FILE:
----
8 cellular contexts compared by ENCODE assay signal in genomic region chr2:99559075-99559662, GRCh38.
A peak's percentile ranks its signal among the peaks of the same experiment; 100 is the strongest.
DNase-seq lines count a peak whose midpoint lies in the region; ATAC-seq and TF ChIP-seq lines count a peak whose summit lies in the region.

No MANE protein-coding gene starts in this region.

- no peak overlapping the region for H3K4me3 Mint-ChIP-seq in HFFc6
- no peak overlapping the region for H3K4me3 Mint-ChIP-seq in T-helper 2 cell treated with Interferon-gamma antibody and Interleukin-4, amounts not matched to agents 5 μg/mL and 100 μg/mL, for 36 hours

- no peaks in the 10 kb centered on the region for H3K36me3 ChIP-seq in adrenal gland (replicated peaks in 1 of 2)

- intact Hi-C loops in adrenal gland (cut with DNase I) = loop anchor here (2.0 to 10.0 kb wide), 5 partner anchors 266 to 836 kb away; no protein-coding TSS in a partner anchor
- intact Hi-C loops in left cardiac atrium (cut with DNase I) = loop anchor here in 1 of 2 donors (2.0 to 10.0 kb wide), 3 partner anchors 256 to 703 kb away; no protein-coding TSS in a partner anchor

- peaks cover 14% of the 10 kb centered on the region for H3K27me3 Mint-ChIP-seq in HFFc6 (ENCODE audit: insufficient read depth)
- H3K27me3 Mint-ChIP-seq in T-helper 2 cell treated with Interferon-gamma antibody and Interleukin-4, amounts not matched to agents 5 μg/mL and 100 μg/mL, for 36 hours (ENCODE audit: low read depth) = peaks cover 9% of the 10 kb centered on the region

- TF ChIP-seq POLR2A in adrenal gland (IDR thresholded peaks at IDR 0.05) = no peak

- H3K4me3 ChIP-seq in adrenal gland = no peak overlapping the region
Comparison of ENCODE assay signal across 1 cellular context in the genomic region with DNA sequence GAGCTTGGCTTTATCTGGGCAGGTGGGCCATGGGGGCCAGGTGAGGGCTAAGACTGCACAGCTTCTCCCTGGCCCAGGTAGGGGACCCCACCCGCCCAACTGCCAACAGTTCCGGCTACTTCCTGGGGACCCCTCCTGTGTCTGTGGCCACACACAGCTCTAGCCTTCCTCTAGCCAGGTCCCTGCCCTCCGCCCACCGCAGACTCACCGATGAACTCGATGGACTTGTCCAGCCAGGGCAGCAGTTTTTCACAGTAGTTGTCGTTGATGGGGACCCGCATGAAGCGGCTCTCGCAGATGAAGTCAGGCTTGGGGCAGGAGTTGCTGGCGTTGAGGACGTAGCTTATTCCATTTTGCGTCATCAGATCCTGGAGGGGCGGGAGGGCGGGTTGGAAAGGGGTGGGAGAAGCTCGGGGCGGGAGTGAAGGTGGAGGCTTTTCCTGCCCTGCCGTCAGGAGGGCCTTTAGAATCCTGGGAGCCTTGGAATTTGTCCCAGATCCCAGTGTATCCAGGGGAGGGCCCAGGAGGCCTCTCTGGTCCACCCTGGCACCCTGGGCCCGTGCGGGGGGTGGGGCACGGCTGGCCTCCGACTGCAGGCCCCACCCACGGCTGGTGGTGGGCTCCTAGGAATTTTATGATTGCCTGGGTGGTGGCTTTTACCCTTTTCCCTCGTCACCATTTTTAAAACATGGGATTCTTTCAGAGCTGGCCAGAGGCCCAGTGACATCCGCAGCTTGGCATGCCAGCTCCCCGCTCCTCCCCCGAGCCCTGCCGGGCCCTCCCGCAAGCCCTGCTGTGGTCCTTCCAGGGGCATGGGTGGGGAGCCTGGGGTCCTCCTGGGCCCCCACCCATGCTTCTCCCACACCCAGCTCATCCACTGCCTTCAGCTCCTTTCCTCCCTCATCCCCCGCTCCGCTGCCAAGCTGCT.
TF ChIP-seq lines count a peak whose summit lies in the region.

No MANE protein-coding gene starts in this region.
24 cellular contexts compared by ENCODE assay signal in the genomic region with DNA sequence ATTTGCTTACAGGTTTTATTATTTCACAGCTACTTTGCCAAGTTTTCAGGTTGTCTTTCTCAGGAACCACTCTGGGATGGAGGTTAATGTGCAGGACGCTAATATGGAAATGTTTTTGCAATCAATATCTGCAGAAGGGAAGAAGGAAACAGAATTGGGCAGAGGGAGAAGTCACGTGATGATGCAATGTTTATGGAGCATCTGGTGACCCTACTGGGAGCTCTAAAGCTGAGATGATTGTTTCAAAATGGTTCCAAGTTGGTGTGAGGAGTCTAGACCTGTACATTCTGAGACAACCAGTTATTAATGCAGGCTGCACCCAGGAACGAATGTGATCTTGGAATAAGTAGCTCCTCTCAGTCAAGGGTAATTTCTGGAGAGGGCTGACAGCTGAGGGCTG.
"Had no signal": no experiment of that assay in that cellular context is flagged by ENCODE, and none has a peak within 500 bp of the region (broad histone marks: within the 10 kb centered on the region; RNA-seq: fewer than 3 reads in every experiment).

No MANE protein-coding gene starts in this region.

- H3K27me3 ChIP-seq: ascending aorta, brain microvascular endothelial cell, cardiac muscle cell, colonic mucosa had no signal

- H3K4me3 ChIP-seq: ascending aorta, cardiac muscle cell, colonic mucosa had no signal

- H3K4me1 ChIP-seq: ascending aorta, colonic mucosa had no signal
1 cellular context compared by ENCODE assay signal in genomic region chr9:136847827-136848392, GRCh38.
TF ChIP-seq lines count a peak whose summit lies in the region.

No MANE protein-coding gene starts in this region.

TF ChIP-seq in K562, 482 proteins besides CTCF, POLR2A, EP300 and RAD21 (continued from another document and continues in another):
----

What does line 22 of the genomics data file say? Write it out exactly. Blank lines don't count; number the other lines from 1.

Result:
- H3K4me1 ChIP-seq: ascending aorta, colonic mucosa had no signal